Comparative Essay on the Nature of the Mental

The nature of the mental is often the subject matter of modern psychological theories. Its discussion is overtly positivistic in approach the mental is perceived as a phenomenon of the human body which can be thoroughly explained by relevant theories in the social sciences. However, the mental has a philosophical dimension this is the subject matter of this essay.

Gilbert Ryle Descartes Myth
Official doctrine states that every human being has both a body and a mind. Some thinkers argue that every human being is both a boy and a mind. This pantheistic definition of humanity is still popular in Western thought.  Now, both body and the mind are harnessed together, but after the death of the body, the mind continues to exist and function.

The mind has another characteristic which defies common sense and rationality. According to official doctrine, minds are situated not in space their activities are not subject to mechanistic laws of the universe. The workings of the mind cannot be observed by individuals. Indeed, the operation of the mind is beyond the faculty of human beings. An individual therefore lives two parallel histories one with his body, and the other one with his mind.

This conception of being, of the dual nature of the human being, is somehow theoretically problematic. When the mind wills, the tongue, legs, and eyes execute what an individual perceives has something to do with his mental structure. Even his religious activities are somehow related to the way his mind operates. However, the concrete transactions between the episodes of private history and public history remain mysterious and vague. This is so because any activity can belong to neither series. An inner biography would be lacking as that of a normal autobiography. It does not define the totality of an individual.

The official doctrine is flawed. Cartesian philosophy reduced the mental construct to an incomplete categorical initiative. The error is that assumption that since mental-conduct words are not to be construed as signifying the occurrence of mechanical processes, they must be construed as signifying the occurrence of non-mechanical processes. The error continues since mechanistic laws explain spatial movement, other laws must explain non-spatial movements or activities of the mind. Now, the difference in human behavior must be a difference in their causation. The rigidity of this framework is the result of accruing false analogies. Indeed, in the history of the mind, analogies served to simplify that which cannot be readily understood.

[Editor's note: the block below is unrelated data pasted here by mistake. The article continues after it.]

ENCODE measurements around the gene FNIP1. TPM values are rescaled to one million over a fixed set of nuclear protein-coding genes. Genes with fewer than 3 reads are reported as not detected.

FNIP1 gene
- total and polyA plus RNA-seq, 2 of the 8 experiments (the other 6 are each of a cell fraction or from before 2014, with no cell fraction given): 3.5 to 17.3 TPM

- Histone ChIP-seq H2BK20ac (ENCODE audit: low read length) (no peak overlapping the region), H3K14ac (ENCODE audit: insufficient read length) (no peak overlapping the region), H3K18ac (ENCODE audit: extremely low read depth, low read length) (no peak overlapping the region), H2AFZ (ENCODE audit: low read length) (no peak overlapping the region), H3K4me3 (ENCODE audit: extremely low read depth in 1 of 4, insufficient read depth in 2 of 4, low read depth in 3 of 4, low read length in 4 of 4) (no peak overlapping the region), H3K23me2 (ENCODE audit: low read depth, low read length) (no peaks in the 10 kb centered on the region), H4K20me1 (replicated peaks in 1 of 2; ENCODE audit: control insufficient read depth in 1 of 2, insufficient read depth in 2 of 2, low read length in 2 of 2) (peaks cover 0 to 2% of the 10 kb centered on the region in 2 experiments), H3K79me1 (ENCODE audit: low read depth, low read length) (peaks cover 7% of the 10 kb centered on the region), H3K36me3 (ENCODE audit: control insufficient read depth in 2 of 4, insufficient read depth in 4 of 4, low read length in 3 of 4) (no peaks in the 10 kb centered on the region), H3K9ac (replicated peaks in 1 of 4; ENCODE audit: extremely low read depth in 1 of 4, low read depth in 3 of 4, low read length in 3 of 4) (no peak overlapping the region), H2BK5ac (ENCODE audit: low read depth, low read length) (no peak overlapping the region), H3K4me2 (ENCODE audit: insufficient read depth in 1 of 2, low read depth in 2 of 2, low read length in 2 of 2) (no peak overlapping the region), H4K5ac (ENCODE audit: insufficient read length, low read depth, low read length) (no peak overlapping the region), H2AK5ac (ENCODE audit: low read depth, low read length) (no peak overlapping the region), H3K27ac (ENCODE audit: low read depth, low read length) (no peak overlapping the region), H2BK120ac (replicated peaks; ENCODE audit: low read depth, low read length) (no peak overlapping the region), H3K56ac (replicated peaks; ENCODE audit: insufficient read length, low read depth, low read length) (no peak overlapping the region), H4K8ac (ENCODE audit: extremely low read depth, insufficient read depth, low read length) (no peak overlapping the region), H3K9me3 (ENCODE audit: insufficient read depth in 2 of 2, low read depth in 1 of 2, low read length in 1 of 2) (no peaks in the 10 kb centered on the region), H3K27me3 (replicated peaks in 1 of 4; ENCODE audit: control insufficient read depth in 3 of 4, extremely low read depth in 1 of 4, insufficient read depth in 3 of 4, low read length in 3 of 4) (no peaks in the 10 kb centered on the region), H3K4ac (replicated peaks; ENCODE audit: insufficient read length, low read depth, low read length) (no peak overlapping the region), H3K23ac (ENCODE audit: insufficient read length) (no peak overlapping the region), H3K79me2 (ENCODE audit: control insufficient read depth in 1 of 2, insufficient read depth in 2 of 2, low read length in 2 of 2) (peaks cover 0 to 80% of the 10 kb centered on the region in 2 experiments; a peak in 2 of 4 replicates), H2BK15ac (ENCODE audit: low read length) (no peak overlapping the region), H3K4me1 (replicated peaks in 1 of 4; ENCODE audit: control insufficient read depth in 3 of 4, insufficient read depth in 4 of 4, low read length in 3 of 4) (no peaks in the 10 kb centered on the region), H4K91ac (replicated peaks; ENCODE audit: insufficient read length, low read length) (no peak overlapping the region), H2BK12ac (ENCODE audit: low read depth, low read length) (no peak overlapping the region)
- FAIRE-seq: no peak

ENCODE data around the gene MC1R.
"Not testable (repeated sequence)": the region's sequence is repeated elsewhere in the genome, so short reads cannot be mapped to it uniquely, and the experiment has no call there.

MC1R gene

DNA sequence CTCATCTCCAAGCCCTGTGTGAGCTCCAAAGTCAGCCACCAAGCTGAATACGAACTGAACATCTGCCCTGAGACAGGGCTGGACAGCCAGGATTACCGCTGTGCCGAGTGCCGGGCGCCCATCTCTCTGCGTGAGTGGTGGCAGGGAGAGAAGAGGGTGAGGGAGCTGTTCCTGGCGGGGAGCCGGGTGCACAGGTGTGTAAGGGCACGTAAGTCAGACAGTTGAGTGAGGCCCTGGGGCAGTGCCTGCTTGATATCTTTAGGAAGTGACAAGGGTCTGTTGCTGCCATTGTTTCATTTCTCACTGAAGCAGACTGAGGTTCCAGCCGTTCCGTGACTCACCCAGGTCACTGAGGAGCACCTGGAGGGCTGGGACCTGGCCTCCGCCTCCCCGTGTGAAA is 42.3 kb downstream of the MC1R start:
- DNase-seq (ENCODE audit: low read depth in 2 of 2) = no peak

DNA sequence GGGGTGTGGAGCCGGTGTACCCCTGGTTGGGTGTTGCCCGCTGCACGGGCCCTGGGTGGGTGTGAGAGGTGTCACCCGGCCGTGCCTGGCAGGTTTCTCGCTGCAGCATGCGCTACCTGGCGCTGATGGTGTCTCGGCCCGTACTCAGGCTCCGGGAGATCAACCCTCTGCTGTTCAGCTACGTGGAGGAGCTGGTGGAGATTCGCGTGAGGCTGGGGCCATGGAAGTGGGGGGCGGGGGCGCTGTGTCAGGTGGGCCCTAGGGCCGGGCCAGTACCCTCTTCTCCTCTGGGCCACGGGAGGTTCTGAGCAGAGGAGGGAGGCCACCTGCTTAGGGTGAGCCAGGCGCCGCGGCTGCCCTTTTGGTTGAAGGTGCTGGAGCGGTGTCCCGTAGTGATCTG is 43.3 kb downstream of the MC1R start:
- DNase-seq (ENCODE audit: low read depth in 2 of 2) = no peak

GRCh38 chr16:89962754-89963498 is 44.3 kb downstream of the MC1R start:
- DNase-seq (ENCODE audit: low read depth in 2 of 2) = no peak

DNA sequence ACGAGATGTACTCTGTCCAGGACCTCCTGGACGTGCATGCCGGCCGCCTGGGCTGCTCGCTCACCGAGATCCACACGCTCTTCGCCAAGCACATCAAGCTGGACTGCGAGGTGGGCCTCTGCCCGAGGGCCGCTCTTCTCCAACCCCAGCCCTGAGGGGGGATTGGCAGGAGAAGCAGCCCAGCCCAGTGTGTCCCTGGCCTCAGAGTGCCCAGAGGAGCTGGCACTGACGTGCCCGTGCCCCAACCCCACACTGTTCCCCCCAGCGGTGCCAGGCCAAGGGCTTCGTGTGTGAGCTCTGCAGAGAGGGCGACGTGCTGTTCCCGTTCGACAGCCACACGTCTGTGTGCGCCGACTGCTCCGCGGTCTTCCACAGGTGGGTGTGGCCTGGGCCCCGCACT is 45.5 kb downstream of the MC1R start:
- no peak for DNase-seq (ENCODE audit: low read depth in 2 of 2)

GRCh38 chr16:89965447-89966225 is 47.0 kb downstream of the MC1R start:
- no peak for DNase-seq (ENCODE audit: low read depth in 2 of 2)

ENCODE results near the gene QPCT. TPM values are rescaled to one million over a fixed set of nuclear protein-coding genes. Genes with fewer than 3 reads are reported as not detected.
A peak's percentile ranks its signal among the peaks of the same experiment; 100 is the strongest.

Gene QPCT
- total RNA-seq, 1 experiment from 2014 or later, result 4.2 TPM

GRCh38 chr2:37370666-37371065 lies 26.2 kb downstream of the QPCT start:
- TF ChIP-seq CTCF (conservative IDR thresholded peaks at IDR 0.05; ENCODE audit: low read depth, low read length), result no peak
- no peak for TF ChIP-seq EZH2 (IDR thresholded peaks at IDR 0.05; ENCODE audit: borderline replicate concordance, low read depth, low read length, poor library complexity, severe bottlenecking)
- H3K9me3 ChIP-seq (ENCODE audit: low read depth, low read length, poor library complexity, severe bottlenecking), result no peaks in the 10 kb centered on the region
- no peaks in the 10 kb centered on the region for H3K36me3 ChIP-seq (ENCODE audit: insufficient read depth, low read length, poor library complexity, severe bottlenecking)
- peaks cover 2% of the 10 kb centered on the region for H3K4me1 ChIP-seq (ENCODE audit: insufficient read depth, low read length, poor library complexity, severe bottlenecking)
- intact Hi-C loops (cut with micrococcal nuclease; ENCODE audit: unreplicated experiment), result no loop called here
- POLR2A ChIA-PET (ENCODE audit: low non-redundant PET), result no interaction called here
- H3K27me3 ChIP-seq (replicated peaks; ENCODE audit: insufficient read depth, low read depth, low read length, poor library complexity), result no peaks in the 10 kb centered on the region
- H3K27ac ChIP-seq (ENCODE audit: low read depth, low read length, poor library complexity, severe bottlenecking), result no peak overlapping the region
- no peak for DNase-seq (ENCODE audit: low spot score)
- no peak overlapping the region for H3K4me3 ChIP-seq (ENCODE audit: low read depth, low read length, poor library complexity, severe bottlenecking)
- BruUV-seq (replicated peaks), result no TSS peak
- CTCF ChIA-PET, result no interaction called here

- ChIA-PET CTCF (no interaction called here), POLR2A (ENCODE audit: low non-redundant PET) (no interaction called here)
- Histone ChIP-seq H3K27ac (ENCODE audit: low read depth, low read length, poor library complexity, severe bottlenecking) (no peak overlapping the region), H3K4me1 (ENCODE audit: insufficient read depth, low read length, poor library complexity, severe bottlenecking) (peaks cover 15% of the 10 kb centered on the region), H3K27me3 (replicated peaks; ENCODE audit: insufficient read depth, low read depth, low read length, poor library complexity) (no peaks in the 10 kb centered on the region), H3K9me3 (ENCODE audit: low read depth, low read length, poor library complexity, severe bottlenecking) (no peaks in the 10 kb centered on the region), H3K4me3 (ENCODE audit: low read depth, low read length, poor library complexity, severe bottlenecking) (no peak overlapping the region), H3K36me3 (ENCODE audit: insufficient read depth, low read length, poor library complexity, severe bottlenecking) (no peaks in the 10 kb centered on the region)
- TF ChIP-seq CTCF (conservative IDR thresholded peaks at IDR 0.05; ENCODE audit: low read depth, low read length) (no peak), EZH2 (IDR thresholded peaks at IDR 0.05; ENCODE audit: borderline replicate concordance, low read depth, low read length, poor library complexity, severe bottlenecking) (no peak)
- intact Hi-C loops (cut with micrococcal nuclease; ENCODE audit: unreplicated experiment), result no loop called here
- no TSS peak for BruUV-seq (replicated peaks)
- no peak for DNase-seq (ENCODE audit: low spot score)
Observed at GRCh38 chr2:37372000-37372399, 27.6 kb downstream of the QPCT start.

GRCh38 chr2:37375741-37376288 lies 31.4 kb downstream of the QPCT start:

Armstrong The Nature of the Mind
It is essential to define the mental because it is in every essence assumed to be part of the human nature. Here, advocates of materialism defined the mental as offshoot of immediate material consciousness. Behaviorists, on the other hand, defined the mental as constructions of immediate behavior. Note the parallelism between the two schools of thought. The mind is assumed to be an offshoot of something. In the study of the mental, one should be cautious of accepting such claims, whether from the materialist side or from the behaviorists. It is possible to create a hybrid definition a definition which is broad in application and specific in speculation. Now, the mental state may be regarded as a state of the person apt for producing certain ranges of behavior.

The problem of consciousness is another pervasive issue in the study of the mental. Behaviorists relegated consciousness as a form of behavior. Materialist theorists argued that consciousness is the outcome of physical existence. It is possible to sketch a crude definition of consciousness based on a generalized theory of the inner state. Consciousness is but an awareness of the state of our mind.

Ryle vs. Armstrong
Generally, both Armstrong and Ryle agree that the mind is dispositional in nature. Armstrong, however, argues that Ryles conception of a disposition is flawed. For Ryle, a disposition is a tendency to behave  to create behavioral movements, to engage in meaningful activities. For Armstrong, however, disposition refers to something internal which causes behavior.

Therefore, to truly understand the nature of a disposition, an individual must know the internal state or constitution of the thing in question  assumed to cause the behavior. Armstrong added that the best candidate for what mental dispositions will turn out to be is the state of the nervous system. The nervous system, especially the brain, is the center of activities indeed, it is the center of the human body. The brain creates, defines, commands, and requests information from the body. It is the organ responsible for creating identities.

Indeed, according to Armstrong, identity is almost synonymous with consciousness. If the nervous system is the internal structure, then its activity is a sketch of consciousness. In short, what defines consciousness is evolution. The way human beings think and behave is controlled by the mental structure.


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